HILJ Symposium: A Response to “International Vote Buying”
[William W. Burke-White is Deputy Dean and Professor of Law at University of Pennsylvania Law School.]
This post is part of the Harvard International Law Journal Volume 54(1) symposium. Other posts from this series can be found in the related posts below.
Natalie Lockwood’s article, “International Vote Buying,” recently published in the Harvard International Law Journal, makes an important contribution to a set of understudied questions around the legality and appropriateness of international vote-buying. Lockwood quickly admits that international law itself says little about the legality of such vote buying and, therefore, examines the question through an analogy with the legal rules governing vote buying in a variety of domestic contexts. She recognizes, however, that the analogy, while informative, is imperfect. There are significant differences between nature of domestic polities in which such vote buying is generally subject to legal prohibition and the nature of the international community. Yet, the analogy helps inform our thinking about whether vote buying should be prohibited at the international law.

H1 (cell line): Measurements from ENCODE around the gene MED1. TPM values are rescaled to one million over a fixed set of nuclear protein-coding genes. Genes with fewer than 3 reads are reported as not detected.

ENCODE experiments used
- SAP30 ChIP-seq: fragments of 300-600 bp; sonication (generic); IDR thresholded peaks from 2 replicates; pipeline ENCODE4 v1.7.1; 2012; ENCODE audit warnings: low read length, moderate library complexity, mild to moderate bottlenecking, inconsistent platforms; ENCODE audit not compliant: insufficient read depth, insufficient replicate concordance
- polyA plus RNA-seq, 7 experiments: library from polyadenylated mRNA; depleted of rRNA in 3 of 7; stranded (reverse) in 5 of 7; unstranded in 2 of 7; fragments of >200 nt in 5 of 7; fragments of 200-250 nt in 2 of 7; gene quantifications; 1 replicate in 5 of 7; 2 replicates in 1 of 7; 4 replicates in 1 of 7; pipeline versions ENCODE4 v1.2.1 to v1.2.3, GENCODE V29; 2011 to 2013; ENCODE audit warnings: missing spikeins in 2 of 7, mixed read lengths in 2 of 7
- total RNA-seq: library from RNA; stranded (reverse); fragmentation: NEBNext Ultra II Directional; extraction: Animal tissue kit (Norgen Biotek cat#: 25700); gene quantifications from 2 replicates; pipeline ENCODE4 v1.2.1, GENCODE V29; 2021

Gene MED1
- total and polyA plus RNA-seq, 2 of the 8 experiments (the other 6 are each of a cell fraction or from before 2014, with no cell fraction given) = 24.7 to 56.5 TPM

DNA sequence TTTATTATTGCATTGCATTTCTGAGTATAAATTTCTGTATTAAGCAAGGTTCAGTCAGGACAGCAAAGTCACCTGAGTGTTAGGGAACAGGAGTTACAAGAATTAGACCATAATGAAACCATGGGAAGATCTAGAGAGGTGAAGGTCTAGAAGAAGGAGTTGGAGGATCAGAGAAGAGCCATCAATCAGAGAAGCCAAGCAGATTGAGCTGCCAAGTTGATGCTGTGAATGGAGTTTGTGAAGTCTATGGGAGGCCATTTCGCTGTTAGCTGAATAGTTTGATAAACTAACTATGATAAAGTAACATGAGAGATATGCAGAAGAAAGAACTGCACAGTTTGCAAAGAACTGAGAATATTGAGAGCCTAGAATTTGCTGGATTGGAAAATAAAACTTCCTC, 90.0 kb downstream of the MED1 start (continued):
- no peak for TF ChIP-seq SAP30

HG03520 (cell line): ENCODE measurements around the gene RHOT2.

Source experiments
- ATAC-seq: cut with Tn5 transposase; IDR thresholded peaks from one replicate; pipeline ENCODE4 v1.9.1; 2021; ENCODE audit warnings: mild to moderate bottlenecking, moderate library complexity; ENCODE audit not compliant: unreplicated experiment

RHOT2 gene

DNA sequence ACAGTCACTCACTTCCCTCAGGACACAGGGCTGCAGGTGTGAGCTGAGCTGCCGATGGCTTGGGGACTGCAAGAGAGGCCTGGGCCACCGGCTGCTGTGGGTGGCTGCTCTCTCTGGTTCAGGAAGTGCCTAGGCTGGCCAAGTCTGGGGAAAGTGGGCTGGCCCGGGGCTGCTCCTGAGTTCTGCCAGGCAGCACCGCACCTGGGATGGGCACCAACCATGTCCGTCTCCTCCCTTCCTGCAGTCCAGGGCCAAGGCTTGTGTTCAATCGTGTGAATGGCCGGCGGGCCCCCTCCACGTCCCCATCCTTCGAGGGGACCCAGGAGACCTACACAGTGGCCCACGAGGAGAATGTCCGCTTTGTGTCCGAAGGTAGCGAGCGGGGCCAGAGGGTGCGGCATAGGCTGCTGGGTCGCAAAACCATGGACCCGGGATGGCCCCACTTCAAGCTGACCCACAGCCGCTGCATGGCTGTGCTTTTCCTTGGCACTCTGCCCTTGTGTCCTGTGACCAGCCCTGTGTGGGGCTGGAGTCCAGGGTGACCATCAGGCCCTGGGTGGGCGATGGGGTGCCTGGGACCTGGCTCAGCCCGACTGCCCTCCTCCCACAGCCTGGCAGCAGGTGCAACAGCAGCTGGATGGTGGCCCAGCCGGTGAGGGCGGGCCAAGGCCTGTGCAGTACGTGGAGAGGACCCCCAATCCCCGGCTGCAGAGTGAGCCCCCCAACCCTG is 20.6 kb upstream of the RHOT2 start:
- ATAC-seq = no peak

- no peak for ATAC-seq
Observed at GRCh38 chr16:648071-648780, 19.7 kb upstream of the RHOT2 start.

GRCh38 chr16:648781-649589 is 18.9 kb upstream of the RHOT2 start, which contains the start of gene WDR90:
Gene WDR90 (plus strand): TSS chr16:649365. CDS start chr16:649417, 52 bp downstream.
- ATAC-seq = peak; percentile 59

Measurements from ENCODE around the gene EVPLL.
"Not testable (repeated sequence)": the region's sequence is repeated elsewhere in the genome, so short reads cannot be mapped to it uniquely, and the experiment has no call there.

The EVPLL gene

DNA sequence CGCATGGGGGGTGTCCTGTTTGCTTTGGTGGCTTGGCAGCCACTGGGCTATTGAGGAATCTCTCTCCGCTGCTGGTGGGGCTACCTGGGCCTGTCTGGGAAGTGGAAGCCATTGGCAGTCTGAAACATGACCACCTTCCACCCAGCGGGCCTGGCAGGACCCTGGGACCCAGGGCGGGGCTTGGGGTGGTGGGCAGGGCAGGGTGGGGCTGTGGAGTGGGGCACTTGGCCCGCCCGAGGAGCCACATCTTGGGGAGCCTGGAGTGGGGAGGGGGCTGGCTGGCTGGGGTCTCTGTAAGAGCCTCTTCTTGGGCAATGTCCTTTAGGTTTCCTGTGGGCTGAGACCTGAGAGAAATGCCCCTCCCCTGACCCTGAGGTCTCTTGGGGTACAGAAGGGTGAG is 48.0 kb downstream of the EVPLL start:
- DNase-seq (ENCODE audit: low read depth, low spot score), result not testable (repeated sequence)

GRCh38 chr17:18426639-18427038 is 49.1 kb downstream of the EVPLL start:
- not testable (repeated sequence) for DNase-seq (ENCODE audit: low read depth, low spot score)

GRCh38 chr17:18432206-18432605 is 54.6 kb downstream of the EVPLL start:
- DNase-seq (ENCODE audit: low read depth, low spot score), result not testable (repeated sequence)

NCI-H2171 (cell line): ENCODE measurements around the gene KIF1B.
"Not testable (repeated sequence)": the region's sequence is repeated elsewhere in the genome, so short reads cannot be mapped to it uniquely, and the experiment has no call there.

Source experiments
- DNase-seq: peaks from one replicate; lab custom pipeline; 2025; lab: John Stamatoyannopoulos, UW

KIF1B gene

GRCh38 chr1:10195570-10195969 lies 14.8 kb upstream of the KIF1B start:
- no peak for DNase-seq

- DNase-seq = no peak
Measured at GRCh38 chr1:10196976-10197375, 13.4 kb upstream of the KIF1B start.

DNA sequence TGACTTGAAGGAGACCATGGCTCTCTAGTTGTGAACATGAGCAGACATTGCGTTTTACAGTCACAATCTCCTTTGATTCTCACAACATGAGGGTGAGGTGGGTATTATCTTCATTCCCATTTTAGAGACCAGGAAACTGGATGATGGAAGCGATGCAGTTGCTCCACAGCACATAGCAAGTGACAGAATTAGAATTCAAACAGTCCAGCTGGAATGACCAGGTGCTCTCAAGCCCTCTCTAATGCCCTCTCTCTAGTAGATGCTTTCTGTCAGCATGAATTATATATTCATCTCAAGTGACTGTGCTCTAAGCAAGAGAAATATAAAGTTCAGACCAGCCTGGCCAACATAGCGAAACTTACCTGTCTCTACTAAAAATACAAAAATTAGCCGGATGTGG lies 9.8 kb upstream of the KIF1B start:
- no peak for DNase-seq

In this brief response, I seek to do two things. First, I want to question both the effectiveness and appropriateness of a legal prohibition on vote-buying. Second, I want to suggest that more significant contribution of Lockwood’s article goes far beyond vote-buying and helps refocus debate on the changing nature of power and influence in the international system.
Let me begin my response by questioning the viability of any legal prohibition on vote buying for a simple yet practical reason—there is no clear definition nor would any agreed upon definition be effective in separating vote-buying from diplomacy. Lockwood presents a typology of vote buying at the international level. Some examples in that typology are obvious and perhaps most problematic to our moral sensibilities, e.g. when one state hands a large wad of cash (or foreign assistance) to another on the sidelines of a diplomatic meeting in exchange for a supporting vote in that meeting. While such examples are shocking, they are, it would appear, relatively rare. Certainly, a legal rule could be developed prohibiting such direct payoffs. But the reality of diplomacy is that states always engage in a range of horse-trading, nudging, and either soft or hard promises of support on one issue in exchange for support on another. At times, such negotiations may involve promises—hard or soft—for investments, assistance, or other pecuniary support. At other times, they may involve policy tradeoffs where states may make a policy sacrifice on one issue so as to garner support on another issue about which they care more. That is, whether we like it or not, diplomacy.